We have the myth in Western society that to be a good mother means to sacrifice ourselves. And, of course, in the living we all fall short and become guilty that we’ve fallen short. There’s no “if” to falling short; it’s more a matter of “when.” And the when happens over and over. As does the guilt.

What we don’t think about is how the concept of Mary and her obedience is based on the life of Roman women two thousand years ago. Rome was patriarchy. The same patriarchy that rules the Roman Church today. Rarely are women told that Mary was considered the first disciple; even less rarely are we told that Mary lived her life and raised children as a single mom since it’s likely that Joseph died before her children reached adulthood. Her eldest, Jesus, would have been the father-figure in such a Jewish family.

Maybe that’s the reason he didn’t enter ministry until he was around thirty years old. That’s middle-aged in First Century life spans. Why did he wait so long? Is it possible that Jesus waited so long because he had to support the family as a carpenter after Joseph died?

Instead of a family woman, Mary is presented as a perpetual virgin, never having sexual relations, never complaining, never angry, never demanding. As always innocent; as always young and pure. And yet, evidence in the gospels says that Jesus had brothers at the least and probably sisters. Where did these brothers come from if not from Mary? And why did Mary and Jesus’ brothers confront him and ask him to come home? (Mark 3:31; Matthew 12:46; Luke 8:19)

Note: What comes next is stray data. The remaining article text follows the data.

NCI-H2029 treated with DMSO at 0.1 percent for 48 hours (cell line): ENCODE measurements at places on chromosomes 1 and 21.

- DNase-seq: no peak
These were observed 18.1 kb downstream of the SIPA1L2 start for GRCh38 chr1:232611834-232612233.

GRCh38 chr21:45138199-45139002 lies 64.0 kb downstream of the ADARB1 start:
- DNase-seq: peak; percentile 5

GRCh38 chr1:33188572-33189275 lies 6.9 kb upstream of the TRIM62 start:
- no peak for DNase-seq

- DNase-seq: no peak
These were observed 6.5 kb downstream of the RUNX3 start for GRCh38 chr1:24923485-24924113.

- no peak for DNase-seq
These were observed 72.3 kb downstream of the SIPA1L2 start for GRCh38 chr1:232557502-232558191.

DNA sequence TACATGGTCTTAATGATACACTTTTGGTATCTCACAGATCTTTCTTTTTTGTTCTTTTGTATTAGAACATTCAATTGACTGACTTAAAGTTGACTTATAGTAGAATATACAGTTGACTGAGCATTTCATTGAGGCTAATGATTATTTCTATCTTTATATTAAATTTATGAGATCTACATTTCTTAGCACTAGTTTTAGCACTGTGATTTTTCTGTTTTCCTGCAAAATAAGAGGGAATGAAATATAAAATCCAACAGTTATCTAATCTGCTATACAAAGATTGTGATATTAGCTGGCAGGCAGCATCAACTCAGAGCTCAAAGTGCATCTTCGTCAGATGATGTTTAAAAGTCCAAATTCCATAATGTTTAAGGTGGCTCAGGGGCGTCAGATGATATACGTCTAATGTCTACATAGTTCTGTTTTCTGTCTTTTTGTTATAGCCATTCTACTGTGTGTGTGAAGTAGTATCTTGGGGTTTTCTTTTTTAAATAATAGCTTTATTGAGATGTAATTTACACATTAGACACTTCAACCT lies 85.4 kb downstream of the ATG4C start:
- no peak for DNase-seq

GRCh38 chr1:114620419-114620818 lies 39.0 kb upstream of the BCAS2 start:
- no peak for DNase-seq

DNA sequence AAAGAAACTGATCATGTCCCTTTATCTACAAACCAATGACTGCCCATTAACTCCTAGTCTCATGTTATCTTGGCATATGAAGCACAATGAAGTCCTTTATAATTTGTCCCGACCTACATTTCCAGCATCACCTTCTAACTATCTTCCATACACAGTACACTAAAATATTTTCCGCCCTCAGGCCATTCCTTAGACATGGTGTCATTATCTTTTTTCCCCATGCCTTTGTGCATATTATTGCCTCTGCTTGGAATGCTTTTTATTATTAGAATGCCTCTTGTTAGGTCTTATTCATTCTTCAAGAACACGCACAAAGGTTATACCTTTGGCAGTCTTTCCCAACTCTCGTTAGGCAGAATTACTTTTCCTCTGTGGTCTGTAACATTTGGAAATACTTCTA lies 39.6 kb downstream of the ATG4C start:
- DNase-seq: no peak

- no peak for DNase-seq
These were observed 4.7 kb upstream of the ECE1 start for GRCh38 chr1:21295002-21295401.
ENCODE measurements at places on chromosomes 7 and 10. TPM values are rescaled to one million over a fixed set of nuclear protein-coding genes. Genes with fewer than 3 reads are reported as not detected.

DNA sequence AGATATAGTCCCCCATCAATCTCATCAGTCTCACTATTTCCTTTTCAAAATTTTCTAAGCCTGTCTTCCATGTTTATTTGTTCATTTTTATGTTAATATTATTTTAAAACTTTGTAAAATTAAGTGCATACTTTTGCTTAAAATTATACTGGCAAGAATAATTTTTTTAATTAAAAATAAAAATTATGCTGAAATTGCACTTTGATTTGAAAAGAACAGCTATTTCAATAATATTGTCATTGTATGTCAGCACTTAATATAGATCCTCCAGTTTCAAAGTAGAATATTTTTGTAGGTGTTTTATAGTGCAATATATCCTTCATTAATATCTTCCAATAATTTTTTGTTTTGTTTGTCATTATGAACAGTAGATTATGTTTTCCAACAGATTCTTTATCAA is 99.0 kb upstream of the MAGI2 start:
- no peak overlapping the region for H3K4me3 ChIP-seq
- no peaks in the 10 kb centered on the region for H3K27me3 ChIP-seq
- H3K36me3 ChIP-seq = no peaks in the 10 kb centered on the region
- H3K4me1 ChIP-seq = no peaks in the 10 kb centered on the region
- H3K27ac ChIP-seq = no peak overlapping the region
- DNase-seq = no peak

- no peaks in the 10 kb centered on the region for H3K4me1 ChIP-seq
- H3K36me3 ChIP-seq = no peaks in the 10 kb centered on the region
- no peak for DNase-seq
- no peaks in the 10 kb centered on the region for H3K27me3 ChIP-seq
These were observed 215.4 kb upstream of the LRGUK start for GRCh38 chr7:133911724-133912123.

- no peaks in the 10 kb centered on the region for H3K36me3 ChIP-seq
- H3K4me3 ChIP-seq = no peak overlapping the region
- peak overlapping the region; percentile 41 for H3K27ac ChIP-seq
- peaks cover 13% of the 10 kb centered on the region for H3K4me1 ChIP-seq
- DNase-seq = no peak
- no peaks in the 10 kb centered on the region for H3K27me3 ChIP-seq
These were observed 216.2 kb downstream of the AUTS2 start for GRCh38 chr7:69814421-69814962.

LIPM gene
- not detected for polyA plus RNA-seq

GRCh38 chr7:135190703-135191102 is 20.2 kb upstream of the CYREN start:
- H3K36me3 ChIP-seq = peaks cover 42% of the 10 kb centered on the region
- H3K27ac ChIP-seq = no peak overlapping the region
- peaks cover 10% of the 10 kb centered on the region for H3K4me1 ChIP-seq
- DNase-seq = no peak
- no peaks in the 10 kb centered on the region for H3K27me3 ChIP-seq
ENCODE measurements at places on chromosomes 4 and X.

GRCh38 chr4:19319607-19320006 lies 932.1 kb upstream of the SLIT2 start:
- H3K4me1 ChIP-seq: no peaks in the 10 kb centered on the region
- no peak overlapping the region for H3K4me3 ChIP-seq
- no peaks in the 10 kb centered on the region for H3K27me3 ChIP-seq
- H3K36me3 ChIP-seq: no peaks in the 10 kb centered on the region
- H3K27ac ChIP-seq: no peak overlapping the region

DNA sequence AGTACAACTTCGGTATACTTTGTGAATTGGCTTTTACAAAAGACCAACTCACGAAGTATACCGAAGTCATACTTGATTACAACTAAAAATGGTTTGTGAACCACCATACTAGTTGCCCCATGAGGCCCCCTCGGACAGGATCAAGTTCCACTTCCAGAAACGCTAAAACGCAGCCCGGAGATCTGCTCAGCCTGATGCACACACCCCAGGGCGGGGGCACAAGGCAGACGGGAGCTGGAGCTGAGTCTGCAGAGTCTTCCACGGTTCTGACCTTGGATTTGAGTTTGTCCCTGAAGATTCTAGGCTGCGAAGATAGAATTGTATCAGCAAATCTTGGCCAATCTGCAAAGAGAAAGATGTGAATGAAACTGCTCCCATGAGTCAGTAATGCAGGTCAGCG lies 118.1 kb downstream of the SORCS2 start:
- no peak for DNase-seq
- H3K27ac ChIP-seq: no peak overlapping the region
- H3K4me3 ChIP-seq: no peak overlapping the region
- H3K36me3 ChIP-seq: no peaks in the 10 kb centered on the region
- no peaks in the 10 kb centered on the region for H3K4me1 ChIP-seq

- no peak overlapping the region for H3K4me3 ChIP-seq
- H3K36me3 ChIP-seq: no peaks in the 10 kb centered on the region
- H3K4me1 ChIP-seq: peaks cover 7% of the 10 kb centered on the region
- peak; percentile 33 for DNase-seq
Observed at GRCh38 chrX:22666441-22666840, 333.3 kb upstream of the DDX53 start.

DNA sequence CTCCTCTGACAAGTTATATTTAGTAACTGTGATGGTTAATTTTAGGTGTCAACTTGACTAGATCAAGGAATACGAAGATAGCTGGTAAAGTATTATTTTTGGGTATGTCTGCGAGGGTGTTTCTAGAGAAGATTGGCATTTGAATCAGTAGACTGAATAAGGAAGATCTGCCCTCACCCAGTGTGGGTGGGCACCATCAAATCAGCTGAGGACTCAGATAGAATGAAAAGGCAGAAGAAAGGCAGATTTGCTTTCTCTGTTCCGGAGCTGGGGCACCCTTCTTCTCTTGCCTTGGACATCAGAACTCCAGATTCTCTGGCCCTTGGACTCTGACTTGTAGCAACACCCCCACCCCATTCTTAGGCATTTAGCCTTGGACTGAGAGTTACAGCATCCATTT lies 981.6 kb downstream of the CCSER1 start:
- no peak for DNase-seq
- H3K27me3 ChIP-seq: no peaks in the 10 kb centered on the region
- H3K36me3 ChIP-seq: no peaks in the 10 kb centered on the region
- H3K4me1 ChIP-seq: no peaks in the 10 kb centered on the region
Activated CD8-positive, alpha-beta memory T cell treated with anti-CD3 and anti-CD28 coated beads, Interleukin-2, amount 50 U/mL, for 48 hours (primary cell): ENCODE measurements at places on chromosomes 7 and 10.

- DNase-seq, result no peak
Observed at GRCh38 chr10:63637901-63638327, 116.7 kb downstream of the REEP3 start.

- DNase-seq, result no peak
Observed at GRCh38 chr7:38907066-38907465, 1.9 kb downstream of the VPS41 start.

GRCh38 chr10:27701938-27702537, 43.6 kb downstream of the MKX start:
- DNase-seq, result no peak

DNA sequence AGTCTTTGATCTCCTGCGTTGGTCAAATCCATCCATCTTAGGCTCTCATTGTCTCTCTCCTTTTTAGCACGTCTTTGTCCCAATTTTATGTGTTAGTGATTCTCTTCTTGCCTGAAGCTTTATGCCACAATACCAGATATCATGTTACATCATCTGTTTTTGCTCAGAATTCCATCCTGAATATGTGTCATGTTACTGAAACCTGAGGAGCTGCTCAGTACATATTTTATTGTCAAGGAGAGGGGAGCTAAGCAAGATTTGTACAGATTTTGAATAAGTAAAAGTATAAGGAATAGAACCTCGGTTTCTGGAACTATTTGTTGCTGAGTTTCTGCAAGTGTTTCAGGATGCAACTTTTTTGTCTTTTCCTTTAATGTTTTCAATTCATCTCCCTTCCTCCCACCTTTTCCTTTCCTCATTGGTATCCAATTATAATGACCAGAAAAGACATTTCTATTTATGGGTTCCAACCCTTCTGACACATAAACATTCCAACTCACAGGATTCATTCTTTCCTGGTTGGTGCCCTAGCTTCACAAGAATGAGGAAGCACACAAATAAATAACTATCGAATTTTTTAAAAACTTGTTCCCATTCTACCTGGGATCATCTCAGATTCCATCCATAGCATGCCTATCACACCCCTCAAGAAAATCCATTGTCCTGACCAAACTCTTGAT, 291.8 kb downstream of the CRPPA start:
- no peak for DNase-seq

Perhaps his response is akin to a modern woman saying to her grown children, “Okay, guys. You’re old enough to take care of yourselves now. I’m going back to school!”

The problem with perpetuating “the good mother” is that there’s no logic behind the myth. There is only a model that’s unrealistic and unattainable.  One could also say that it is a reconstruction, in Mary’s case, rather than an actuality.

Ray Brown, the preeminent Roman Catholic scholar of the Infancy Narratives says, in part: “…the opening of the Magnificat is a deliberate parallel to the opening of Hannah’s canticle after the birth of her child in Samuel 2: 1-2. The Hannah parallelism continues throughout the Magnificat, e.g., Luke 1:48, ‘Because He has regarded the low estate of His handmaid,’ echoes the prayer in 1 Samuel 1:11, ‘O Lord of Hosts, if you will look on the low estate of your handmaid.’ This handmaid motif was anticipated by Luke in 1:38 where ‘Behold the handmaid of the Lord’ was part of Mary’s final response to Gabriel. The term employed is literally the feminine form of ‘slave’; and besides the religious context of servants of the Lord (see Acts 2:18), it may reflect the sociological situation of many early Christians…That Mary designates herself a handmaid is poetically beautiful in our hearing, but…whether or not the Magnificat came from an early Christian group of ‘Poor Ones’, [as Brown illustrates in his proceeding chapter] it clearly shares their mentality. Mary has become the spokeswoman of their ideals” (Brown, Christ in the Gospels of the Liturgical Year p. 92).

In other words, our “Good Mother” is modeled on slave mentality.

It serves no one for women to believe themselves less because they do not perfectly emulate a woman’s story created in myth.

None of which means that the concept of the Holy Mother isn’t important. It is. We all need a spiritual mother as well as a physical mother. We all need to believe that there is an understanding mother when we make mistakes and fail, when we stumble and fall. A mother that will hold us and comfort. In other words, a mother’s face on God. Interestingly, while God is called “perfect,” as a masculine face, he’s also permitted pettiness and anger and jealousy.

In a post-denominational world, could we see Mary as fallible, as jealous of the other disciples, as wanting Jesus to come home and not put himself in danger? If we could move to that understanding, would we then see “the good mother” as someone complete in herself, with all the human characteristics that we humans have? And wouldn’t that be liberating! Both to women and to their children and to their husbands.